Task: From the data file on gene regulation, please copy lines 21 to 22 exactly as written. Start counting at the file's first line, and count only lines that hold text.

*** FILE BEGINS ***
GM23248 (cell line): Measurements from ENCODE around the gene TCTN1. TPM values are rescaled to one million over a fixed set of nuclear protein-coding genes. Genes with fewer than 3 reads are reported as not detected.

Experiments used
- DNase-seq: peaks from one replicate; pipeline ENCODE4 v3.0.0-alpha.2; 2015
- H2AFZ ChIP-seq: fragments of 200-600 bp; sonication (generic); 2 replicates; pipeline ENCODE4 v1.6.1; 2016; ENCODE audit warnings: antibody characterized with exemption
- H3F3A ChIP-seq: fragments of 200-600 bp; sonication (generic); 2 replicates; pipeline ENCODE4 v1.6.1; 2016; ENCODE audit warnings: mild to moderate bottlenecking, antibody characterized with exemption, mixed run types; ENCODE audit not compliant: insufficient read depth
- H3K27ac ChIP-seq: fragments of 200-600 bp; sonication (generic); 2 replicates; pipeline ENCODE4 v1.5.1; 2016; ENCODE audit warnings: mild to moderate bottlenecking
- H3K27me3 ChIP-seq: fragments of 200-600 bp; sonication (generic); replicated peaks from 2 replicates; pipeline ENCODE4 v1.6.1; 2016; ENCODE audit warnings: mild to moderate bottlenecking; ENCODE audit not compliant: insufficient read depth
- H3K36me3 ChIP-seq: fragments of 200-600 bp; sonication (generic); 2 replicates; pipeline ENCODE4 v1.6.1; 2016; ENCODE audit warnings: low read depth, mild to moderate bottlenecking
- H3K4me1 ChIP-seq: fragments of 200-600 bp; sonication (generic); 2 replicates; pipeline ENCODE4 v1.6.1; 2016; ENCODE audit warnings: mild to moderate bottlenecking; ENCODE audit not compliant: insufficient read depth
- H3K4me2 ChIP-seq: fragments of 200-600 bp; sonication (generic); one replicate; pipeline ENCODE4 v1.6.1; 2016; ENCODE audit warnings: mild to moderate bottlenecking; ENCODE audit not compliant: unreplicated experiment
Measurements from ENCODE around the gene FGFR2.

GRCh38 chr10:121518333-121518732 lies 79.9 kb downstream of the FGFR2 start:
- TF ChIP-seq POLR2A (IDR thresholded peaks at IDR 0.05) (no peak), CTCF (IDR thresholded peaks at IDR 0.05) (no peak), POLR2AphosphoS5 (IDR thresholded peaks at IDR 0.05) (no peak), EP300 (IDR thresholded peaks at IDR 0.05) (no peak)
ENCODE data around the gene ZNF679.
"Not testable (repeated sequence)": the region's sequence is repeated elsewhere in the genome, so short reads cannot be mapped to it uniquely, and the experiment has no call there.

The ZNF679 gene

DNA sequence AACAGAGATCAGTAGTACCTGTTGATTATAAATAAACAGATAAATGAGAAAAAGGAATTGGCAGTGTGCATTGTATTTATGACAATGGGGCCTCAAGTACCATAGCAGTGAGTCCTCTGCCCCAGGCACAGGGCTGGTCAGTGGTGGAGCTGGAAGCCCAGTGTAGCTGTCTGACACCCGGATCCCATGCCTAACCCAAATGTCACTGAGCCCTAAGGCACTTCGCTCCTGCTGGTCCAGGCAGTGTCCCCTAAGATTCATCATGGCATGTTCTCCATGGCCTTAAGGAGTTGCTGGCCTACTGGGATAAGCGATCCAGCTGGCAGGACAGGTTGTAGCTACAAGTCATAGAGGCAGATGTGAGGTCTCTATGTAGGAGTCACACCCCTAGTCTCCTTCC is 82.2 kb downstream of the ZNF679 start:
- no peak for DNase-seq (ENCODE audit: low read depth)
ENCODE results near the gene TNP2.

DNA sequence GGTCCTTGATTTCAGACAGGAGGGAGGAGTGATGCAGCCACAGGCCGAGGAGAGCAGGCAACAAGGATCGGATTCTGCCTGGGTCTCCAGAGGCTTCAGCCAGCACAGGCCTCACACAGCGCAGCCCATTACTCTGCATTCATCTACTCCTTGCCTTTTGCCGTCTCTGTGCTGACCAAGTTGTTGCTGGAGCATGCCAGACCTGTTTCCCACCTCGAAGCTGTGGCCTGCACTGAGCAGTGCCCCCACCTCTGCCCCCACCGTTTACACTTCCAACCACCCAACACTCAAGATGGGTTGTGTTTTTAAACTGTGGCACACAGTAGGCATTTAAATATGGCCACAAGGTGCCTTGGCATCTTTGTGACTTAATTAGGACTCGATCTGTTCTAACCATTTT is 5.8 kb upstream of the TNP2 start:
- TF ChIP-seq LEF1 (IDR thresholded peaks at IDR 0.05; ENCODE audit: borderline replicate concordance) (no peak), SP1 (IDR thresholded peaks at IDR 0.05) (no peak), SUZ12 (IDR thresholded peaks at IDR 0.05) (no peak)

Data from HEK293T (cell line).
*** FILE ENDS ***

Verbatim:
- TF ChIP-seq LEF1 (IDR thresholded peaks at IDR 0.05; ENCODE audit: borderline replicate concordance) (no peak), SP1 (IDR thresholded peaks at IDR 0.05) (no peak), SUZ12 (IDR thresholded peaks at IDR 0.05) (no peak)

Data from HEK293T (cell line).